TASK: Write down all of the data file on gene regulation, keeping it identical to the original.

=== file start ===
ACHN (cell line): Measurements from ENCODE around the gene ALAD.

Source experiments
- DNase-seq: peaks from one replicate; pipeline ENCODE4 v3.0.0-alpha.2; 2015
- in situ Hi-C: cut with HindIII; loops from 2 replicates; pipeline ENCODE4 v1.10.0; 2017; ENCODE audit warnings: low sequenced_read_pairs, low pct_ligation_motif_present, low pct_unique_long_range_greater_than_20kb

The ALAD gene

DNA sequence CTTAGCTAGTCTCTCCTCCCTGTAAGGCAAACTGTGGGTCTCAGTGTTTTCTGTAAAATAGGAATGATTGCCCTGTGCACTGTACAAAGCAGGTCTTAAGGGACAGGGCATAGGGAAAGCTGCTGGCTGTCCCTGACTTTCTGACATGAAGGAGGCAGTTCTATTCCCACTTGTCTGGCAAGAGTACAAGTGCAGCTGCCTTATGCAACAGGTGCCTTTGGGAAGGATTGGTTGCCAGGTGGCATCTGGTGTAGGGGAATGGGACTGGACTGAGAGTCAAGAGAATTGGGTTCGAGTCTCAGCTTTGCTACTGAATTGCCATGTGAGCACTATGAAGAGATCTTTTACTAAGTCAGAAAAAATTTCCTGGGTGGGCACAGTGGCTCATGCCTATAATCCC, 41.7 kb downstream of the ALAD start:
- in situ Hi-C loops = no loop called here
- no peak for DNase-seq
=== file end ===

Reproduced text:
ACHN (cell line): Measurements from ENCODE around the gene ALAD.

Source experiments
- DNase-seq: peaks from one replicate; pipeline ENCODE4 v3.0.0-alpha.2; 2015
- in situ Hi-C: cut with HindIII; loops from 2 replicates; pipeline ENCODE4 v1.10.0; 2017; ENCODE audit warnings: low sequenced_read_pairs, low pct_ligation_motif_present, low pct_unique_long_range_greater_than_20kb

The ALAD gene

DNA sequence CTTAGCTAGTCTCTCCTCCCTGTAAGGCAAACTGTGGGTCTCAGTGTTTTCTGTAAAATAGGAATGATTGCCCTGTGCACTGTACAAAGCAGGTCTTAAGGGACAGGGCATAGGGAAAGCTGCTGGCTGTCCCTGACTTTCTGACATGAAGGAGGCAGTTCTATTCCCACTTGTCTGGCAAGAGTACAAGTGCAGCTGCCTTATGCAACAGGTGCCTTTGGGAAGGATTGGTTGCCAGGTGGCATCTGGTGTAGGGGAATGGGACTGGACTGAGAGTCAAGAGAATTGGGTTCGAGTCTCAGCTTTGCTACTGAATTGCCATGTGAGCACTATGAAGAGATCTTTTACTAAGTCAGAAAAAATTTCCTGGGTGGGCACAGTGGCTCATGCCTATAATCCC, 41.7 kb downstream of the ALAD start:
- in situ Hi-C loops = no loop called here
- no peak for DNase-seq